‘Younger children are easier to teach’
As Ontario parents gird themselves for a battle over the planned sex education curriculum, British Columbia is quietly promoting a less radical revamp of its entire pubic school curriculum across the board, sex ed included, with far less fanfare.
Some of the elements that alarm Ontario mothers and fathers are there, such as the use of condoms in Grade six, but from the general outline published so far, B.C. is apparently not pushing homosexuality or other “sexual minorities” to the same extent.
Still, already there is pressure on the government surfacing to promote outlier sexual behaviours as Ontario’s new sex education model does.
Pushing the Ontario approach for B.C. is Vancouver freelance classroom sex educator Saleema Noon. She has told the CBC and Sun Media that she wants abnormal sexual behaviors, “sexual expression,” and “diversity” all promoted with the same panache as in Ontario – and in kindergarten too.
“Younger children are easier to teach,” she said. “It’s just science to them.”
“There’s no way of teaching a child something too early,” she said, because if it is taught too early, it will just go over their heads.”
“When I’m teaching kids of all ages, as well as parents, I never use terms like ‘mom’ or ‘dad’, to reflect the reality that all families are different,” she said. “I also avoid using words like ‘husband’ and ‘wife.’ Rather, we use the term ‘partner’.”
Noon runs “Saleema Noon Sexual Health Educators,” which styles itself “a group of smart and current sex trainers with a focus on safe, practical content; mixed with a youthful, fun.”
The general outline of British Columbia’s proposed health and physical education curriculum suggests it does fall short of Ontario’s in addressing Noon’s priorities. It first brings up inappropriate touching and how to respond to it in Grade one, but does not mention sex explicitly until Grade four, when the changes attending puberty are first covered.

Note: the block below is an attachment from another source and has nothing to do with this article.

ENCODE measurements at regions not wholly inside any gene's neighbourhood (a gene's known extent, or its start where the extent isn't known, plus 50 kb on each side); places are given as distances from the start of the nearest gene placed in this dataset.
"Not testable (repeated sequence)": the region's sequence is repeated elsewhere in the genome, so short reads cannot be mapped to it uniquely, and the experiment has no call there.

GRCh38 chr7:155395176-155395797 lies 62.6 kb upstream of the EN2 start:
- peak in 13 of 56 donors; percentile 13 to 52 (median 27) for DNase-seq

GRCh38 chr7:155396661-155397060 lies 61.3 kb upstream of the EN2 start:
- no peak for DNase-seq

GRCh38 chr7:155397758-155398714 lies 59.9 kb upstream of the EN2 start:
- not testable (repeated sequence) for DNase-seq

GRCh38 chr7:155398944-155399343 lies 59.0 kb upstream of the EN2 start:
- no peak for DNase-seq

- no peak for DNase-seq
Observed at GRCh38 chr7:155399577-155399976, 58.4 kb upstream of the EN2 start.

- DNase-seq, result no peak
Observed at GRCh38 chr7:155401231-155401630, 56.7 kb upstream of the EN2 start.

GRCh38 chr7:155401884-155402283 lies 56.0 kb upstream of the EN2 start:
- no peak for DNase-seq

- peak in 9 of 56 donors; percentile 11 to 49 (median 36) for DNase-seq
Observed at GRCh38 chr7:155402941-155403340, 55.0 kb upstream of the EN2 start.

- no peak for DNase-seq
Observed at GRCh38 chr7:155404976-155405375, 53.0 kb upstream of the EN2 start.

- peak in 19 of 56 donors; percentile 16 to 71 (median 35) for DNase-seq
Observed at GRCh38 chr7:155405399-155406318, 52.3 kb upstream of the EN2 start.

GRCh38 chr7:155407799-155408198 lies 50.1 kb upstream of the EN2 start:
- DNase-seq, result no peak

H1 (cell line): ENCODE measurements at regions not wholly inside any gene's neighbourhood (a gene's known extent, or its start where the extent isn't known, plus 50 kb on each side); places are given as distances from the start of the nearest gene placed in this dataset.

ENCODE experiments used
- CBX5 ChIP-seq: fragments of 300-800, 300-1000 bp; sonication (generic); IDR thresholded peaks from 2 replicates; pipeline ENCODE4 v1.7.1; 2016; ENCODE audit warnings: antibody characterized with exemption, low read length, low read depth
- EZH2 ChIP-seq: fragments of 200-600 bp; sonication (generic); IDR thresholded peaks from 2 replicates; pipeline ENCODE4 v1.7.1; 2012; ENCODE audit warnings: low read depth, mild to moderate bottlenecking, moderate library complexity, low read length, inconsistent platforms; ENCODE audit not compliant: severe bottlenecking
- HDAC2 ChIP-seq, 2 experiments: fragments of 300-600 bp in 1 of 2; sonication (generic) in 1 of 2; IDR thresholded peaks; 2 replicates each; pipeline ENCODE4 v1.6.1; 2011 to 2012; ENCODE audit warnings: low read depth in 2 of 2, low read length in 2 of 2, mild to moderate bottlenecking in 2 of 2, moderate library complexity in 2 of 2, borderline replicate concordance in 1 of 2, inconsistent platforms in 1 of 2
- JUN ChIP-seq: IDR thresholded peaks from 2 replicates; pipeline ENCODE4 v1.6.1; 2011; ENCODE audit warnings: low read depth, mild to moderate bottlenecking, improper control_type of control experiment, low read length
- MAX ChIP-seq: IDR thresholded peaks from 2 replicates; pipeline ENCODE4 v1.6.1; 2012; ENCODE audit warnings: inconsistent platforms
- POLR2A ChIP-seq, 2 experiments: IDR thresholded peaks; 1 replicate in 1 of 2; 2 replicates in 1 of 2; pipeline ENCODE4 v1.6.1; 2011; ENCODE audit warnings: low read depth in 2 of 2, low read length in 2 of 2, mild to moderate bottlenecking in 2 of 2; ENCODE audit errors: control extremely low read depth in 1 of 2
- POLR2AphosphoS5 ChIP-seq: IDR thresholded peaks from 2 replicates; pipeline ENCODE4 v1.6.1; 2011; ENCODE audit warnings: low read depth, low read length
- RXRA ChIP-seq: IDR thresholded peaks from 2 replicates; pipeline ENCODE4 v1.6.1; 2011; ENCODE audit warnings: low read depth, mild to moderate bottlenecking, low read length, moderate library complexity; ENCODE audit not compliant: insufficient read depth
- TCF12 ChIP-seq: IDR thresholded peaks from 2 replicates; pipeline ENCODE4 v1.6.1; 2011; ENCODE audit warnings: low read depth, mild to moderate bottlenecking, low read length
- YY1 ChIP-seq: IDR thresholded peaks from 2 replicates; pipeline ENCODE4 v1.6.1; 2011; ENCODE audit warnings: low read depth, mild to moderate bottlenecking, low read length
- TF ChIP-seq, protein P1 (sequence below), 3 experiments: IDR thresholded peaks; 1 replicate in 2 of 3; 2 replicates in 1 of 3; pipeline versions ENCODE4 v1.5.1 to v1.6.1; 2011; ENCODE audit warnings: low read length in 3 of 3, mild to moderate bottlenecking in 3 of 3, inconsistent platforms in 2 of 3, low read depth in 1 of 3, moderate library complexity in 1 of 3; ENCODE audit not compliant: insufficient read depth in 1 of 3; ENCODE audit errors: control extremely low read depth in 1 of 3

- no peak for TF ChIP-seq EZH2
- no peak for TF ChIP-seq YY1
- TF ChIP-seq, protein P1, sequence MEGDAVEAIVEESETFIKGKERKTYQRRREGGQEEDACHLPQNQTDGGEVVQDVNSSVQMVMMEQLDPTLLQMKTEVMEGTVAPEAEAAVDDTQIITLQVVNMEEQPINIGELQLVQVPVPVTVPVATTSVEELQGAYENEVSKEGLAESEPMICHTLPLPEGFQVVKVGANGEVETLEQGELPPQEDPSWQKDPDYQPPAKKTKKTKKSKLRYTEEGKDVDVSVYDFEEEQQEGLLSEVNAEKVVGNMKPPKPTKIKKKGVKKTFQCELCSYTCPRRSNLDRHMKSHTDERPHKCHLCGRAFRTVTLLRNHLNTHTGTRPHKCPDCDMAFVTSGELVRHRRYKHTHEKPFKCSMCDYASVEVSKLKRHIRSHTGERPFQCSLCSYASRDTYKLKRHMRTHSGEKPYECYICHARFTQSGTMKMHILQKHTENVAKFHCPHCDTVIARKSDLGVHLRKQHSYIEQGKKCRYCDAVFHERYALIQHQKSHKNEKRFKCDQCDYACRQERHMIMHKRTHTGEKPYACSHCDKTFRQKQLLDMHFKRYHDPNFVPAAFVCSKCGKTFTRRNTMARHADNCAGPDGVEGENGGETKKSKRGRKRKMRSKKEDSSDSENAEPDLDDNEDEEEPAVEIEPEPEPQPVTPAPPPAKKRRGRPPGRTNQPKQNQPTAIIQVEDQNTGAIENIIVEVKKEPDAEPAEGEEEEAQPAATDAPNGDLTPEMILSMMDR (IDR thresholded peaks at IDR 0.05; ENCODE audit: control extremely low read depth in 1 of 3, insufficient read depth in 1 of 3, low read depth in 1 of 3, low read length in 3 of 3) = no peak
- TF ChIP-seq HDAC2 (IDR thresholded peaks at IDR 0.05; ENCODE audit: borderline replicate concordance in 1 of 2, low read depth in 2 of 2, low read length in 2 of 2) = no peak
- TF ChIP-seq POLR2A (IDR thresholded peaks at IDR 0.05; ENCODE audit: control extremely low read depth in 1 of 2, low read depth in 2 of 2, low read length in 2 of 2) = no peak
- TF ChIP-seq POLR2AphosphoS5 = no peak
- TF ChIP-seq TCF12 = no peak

In grades five and six “practices that reduce the risk of acquiring and passing on sexually transmitted diseases” are addressed (condoms), as are “practises that promote healthy sexual decision-making.” In grade eight the negative effects of STDs are on the lesson plan along with “risk reduction” in terms of sexual activity, and sexual and gender identity.
Like Ontario’s, British Columbia’s curriculum treats sexuality in an entirely mechanistic way, detached from morality and, in the outline at least, even from relationships.
Martin Dale, the principal of the Traditional Learning Academy, an independent school in Coquitlam, B.C., told LifeSiteNews that parents should be the primary educators of their children in sexual matters, not least because they know best what is age-appropriate. “Even in the primary grades there can be two or three years’ difference in maturity in a classroom,” said Dale. “As well there is such diversity in cultural backgrounds. There are great dangers in a one-size-fits-all curriculum.”
What dangers? First, said Dale, “the loss of innocence. I’ve had parents come to me almost wringing their hands saying, ‘our daughter in Grade 2 (in the public schools) has just been taught how to put a condom on a penis.’ How are children supposed to look at each other after that, at their parents? It’s traumatizing to them.”
But school-delivered sex education content could also cause mistrust in a family, he added, giving the example of a grade schooler warned about inappropriate touching who goes home to challenge his father over changing his little sister’s diaper.
Victoria Catholic priest Dean Henderson, a father of five who was formerly an Anglican priest, told LifeSiteNews that if B.C. were to follow Ontario’s lead, “parents would start looking for alternatives,” namely, independent schools such as the Traditional Learning Academy, or home schooling.
A longer version of this article originally appeared March 10, 2015 at LifeSiteNews.com and is used with permission.